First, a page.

15.1. The Case for Simulations and Games

A rash of conference presentations, books, and articles tout the use of simulations and games for learning. At the 2006 e-Learning Guild conference, over 12 percent of the presentations included the words "game" or "simulation" in their titles. Issenberg, McGaghie, Petrusa, Gordon, and Scalese (2005) report that 385 research studies on the use of high-fidelity medical simulations were published between 2000 and 2003.

Enthusiasts hope to leverage the popularity of entertainment games and simulations to improve learning outcomes. Some argue that the younger generation of "digital natives" raised on games and simulations have different neurological requirements for learning—requirements that demand highly ...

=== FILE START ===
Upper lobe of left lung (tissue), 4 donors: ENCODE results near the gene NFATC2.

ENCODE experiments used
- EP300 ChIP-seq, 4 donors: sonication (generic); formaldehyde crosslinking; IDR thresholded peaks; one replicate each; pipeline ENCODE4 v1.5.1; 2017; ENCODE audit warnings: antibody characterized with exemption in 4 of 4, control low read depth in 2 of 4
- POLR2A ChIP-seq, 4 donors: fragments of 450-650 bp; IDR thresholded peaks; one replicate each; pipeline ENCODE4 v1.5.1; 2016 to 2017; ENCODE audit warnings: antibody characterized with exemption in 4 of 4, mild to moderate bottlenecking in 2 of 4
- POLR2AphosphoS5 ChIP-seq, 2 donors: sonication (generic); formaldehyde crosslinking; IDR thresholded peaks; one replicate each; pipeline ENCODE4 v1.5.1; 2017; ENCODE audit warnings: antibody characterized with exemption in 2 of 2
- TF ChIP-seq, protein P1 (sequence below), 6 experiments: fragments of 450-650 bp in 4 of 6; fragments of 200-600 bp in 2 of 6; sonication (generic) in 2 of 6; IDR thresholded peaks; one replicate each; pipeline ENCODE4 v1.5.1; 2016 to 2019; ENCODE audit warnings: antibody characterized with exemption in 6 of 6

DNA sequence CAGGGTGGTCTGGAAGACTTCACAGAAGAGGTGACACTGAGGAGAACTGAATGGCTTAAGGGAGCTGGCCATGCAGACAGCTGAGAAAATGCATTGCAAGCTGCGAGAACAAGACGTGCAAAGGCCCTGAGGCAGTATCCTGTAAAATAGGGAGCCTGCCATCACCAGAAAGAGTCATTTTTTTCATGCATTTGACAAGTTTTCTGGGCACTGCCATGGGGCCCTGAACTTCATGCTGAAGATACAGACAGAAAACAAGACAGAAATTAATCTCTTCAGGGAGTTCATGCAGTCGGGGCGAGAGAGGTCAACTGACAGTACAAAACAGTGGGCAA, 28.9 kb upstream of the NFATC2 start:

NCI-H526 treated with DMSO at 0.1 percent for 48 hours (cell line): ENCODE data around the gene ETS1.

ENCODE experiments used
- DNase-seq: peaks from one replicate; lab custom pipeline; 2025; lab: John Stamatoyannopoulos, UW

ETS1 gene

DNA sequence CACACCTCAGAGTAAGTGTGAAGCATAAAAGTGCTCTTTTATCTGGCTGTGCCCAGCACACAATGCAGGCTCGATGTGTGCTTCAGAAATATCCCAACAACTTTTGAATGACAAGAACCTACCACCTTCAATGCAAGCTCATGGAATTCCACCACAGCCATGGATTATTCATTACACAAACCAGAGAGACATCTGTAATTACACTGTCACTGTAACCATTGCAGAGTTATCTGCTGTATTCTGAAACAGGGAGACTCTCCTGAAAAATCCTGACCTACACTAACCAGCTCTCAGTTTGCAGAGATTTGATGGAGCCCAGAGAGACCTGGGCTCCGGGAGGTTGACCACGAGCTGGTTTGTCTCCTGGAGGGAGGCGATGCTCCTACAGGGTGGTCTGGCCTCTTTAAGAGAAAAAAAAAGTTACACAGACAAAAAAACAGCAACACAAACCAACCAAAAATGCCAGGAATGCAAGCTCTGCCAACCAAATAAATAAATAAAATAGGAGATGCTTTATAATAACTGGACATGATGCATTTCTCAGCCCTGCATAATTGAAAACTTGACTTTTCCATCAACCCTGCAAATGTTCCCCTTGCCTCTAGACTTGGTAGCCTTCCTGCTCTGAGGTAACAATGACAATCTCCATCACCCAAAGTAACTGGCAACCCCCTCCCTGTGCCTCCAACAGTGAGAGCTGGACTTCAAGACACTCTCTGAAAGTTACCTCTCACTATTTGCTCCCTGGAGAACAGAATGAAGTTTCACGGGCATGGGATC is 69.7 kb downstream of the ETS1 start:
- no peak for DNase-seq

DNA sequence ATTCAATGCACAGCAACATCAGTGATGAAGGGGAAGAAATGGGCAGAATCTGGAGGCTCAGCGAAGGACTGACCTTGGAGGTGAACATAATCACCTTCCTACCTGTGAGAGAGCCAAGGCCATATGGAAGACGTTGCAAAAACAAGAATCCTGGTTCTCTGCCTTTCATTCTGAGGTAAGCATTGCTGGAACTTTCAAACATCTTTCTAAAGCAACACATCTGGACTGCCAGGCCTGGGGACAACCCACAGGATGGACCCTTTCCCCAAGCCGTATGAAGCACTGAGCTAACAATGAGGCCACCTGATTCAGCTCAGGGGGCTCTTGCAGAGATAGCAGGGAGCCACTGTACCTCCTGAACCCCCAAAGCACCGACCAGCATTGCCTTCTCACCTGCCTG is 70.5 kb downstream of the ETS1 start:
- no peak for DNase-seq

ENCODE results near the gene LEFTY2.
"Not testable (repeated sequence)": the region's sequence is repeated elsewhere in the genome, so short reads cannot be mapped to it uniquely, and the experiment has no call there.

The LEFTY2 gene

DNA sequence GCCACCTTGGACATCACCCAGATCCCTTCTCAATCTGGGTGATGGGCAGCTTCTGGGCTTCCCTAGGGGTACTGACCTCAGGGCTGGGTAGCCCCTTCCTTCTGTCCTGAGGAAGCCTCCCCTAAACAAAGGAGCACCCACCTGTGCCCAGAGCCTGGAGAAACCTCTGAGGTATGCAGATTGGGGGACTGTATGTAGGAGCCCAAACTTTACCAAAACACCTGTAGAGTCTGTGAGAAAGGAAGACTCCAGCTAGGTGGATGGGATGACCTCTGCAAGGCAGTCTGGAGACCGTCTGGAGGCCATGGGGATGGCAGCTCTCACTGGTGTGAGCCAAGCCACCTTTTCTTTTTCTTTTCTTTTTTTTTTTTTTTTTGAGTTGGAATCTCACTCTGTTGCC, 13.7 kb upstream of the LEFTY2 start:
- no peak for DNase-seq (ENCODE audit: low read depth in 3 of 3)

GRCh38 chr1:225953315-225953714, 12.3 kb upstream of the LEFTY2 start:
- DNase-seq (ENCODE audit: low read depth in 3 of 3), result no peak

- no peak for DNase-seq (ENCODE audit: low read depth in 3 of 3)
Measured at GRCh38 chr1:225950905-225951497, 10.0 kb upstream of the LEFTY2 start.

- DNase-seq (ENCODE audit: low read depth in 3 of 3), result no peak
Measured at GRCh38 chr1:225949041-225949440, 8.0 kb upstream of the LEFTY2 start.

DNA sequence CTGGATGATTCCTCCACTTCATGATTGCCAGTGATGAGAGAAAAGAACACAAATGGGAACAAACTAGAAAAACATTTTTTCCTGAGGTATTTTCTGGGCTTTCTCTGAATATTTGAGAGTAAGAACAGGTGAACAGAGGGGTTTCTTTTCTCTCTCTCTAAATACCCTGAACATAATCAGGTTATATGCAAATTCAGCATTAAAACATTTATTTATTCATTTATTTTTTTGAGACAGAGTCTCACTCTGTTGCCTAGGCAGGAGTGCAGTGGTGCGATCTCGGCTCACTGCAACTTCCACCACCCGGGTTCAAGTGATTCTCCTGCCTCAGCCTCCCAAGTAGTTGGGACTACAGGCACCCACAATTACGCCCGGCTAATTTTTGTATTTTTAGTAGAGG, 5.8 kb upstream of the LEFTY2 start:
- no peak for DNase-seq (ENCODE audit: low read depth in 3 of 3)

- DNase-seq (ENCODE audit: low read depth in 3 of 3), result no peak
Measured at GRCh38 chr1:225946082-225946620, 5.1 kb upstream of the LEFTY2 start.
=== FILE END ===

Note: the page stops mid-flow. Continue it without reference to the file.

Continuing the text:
Get e-Learning and the Science of Instruction: Proven Guidelines for Consumers and Designers of Multimedia Learning now with the O’Reilly learning platform.

O’Reilly members experience live online training, plus books, videos, and digital content from nearly 200 publishers.